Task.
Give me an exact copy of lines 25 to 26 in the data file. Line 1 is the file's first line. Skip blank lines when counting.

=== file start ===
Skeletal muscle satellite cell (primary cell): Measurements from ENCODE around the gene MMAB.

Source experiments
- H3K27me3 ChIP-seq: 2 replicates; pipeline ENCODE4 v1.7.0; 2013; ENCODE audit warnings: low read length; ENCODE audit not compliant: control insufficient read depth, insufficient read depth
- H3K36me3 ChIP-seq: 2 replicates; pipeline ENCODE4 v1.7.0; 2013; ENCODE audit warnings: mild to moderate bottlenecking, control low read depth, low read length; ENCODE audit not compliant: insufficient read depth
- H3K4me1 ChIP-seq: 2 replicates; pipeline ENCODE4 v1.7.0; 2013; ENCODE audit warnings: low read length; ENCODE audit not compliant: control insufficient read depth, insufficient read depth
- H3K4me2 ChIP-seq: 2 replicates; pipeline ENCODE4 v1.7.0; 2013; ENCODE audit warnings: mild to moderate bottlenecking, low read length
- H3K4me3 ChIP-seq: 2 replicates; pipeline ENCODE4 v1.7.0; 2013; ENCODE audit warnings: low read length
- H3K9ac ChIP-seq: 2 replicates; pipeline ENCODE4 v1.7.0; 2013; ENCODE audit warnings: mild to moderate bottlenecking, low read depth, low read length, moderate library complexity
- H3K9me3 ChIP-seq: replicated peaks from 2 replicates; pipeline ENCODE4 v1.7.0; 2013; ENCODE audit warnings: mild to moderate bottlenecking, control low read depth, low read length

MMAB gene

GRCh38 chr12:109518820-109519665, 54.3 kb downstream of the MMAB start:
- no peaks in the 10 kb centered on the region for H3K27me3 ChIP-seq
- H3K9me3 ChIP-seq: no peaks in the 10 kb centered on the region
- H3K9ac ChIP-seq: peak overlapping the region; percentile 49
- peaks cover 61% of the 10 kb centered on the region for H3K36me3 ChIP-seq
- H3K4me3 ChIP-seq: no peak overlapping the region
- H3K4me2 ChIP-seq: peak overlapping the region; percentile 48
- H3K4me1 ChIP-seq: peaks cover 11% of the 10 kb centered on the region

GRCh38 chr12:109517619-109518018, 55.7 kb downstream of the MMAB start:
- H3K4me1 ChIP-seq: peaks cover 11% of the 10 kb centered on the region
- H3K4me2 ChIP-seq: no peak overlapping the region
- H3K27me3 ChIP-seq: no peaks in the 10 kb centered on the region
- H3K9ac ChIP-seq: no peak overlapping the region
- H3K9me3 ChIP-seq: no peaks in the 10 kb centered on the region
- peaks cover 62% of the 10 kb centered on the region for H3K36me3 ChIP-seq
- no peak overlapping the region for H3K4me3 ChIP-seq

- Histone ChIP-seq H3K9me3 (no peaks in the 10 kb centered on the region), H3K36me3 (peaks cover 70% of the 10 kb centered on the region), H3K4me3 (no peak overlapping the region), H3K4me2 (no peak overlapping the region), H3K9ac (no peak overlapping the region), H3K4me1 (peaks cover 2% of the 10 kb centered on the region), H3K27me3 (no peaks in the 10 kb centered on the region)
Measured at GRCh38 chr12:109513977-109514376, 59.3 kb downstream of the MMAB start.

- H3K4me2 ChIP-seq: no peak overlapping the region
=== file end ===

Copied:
- peaks cover 62% of the 10 kb centered on the region for H3K36me3 ChIP-seq
- no peak overlapping the region for H3K4me3 ChIP-seq